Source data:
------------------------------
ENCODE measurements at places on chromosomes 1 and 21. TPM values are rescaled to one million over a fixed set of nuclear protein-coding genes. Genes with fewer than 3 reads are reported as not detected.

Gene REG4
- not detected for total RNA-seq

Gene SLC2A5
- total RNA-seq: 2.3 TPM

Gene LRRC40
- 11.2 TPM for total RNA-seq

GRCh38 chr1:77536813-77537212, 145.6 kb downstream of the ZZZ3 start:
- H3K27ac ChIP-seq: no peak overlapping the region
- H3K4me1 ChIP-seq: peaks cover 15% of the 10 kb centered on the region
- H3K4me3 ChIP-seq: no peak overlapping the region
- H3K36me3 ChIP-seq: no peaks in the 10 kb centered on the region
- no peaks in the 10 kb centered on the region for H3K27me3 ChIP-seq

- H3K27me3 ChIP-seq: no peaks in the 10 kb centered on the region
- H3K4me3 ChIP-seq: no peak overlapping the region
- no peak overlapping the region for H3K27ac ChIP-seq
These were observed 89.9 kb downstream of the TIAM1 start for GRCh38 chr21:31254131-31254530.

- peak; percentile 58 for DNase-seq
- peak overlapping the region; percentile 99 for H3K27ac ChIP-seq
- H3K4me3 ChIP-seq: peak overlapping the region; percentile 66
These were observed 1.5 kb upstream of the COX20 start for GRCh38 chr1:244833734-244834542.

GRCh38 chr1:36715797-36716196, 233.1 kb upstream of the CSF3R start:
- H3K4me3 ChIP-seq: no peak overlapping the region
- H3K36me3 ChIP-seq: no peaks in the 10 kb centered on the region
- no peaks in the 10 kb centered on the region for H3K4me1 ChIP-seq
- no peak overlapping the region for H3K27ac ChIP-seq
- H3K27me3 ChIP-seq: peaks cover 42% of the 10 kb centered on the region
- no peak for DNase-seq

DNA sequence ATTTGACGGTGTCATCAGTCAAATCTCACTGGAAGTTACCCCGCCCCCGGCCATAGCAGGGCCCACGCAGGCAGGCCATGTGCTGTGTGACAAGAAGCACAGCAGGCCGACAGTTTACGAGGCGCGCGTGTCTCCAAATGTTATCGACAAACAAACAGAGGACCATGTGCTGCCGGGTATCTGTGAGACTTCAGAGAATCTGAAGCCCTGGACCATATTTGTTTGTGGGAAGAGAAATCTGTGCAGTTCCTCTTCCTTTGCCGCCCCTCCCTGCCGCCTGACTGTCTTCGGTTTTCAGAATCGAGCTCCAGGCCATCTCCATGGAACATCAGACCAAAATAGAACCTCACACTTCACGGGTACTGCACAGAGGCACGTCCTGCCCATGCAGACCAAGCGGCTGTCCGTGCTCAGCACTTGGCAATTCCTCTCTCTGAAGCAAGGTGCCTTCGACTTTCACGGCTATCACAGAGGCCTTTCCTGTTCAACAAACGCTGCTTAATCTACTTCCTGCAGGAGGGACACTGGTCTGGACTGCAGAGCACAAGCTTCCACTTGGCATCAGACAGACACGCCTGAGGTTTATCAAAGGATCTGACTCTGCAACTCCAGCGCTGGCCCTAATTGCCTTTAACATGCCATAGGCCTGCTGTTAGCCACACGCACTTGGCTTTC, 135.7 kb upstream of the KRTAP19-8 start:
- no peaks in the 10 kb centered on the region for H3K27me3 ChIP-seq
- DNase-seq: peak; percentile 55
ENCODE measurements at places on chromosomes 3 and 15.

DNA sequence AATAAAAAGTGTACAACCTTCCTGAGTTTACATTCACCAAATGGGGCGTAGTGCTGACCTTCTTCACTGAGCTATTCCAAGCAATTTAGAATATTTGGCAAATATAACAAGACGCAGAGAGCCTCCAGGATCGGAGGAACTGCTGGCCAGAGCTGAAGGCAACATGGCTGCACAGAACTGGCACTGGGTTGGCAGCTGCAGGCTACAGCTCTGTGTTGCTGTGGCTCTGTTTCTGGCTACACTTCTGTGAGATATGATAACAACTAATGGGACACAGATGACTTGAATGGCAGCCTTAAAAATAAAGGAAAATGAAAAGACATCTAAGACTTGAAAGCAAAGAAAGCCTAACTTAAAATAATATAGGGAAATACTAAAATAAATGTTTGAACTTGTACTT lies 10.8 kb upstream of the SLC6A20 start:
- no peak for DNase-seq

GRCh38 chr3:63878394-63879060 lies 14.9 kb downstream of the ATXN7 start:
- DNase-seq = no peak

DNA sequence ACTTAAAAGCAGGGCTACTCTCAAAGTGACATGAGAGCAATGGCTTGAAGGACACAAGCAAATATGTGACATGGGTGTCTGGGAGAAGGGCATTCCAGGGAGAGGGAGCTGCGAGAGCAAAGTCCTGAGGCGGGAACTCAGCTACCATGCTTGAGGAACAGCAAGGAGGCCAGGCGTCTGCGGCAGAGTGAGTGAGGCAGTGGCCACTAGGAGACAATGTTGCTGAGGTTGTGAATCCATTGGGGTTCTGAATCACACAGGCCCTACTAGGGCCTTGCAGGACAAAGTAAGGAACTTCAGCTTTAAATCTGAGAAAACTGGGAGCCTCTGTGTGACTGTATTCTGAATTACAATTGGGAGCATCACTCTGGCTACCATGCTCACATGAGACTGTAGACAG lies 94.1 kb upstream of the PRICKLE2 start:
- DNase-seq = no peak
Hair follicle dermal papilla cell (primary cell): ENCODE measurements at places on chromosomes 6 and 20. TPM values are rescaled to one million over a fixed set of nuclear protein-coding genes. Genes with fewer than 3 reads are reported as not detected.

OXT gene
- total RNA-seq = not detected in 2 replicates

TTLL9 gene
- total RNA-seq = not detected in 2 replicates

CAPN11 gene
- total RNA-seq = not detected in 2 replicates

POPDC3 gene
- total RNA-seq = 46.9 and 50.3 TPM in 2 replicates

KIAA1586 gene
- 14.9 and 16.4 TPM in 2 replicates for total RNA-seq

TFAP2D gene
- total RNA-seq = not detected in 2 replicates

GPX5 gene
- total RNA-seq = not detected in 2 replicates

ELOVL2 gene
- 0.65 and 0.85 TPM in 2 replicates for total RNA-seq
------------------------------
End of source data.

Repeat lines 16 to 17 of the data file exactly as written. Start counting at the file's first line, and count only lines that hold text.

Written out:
- no peak overlapping the region for H3K27ac ChIP-seq
These were observed 89.9 kb downstream of the TIAM1 start for GRCh38 chr21:31254131-31254530.